I was working over at Mercury Bay Library last week, so I had a nice chance to snoop through their collection (fun fact if you weren’t already aware: your Thames Library card also entitles you to borrow books from Mercury Bay Library and Tairua Library).
And oh, the excitement! As a library staff member I already knew, of course, that Mercury Bay is home to an Adult Graphic Novel collection. But reserving books from the catalogue isn’t quite as thrilling as pulling them from the library shelves yourself.
This was how I discovered the Game of Thrones graphic novel series. Based on the first book of A Song of Ice and Fire (and therefore slightly different from the TV series I’ve been watching on DVD over the last few months), Volume I of this series starts with a White Walker attack on a group of Night’s Watchmen, and follows the story through King Robert’s arrival at Winterfell and as far as Daenerys Targaryen’s pregnancy to Khal Drogo.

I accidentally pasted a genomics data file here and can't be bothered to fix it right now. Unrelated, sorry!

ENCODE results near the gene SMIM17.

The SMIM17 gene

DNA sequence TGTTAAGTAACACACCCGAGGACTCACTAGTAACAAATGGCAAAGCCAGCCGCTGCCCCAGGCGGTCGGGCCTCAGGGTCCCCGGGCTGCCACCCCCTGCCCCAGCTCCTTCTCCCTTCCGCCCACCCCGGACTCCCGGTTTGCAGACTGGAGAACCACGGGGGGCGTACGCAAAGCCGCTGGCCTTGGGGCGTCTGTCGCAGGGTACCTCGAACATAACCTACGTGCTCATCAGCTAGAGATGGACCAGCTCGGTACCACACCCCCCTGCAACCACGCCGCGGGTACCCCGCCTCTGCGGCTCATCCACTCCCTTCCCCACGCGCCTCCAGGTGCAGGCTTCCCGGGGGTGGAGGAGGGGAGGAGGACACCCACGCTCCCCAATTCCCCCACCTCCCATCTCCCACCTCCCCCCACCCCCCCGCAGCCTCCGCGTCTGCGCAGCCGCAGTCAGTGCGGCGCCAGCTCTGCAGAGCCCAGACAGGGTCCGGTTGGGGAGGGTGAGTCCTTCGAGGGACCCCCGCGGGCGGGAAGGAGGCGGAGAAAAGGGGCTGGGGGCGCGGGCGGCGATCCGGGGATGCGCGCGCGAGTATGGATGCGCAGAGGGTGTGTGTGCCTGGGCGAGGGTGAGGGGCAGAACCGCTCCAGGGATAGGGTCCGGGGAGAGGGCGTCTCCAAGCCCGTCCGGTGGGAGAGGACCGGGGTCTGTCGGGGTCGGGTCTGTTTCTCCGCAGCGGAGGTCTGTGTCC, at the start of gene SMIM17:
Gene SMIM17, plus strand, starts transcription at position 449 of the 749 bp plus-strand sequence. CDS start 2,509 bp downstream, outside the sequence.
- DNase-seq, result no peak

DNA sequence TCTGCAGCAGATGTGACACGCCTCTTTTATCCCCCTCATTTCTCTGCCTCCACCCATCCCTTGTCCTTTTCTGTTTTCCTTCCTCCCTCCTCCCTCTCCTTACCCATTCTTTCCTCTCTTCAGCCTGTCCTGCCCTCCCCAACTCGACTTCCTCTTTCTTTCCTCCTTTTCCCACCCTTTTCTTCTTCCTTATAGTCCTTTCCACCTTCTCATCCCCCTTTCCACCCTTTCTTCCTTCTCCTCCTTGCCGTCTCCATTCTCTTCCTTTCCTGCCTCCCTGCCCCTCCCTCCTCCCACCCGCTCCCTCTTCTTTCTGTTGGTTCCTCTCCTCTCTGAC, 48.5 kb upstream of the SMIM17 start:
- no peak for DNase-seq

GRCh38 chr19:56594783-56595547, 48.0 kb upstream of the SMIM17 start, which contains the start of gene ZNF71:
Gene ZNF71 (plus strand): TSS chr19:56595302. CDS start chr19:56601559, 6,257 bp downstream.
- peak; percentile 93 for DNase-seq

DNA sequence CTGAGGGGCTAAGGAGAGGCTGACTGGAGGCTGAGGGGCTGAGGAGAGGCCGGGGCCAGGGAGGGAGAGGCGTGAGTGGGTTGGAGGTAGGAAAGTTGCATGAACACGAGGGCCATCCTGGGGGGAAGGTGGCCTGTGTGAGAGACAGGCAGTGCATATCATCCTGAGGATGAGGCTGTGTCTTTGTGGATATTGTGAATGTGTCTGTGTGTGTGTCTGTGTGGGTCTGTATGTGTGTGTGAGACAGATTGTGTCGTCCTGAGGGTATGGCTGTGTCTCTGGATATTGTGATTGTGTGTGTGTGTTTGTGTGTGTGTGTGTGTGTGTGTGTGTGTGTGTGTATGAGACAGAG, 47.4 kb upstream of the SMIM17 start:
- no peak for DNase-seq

If nothing in that last sentence made sense, I’d suggest reading the books or watching the TV series before attacking the graphic novel. While the graphic novel is beautifully nuanced,and an easier read, it’s difficult to fit George R. R. Martin’s convoluted plot lines into a few short pages of comic panels. In saying that, there were several scenes that played out much better in this version than they did in the TV series. Bran’s first encounter with the Three Eyed Raven was particularly good, as was Daenerys’ dream about dragons. There were a lot of neat little background details that helped to make scenes as well – Arya and Jon’s direwolves playing together in the background while Jon and Arya had a heart-to-heart was a nice touch.
What I did find really impressive was the section at the back of the book about how the graphic novel was developed. This part was a step-by -step guide to adapting Westeros into comic book form, from choosing an illustrator to designing some of the key scenes. It was interesting to see how much effort goes into producing a graphic novel.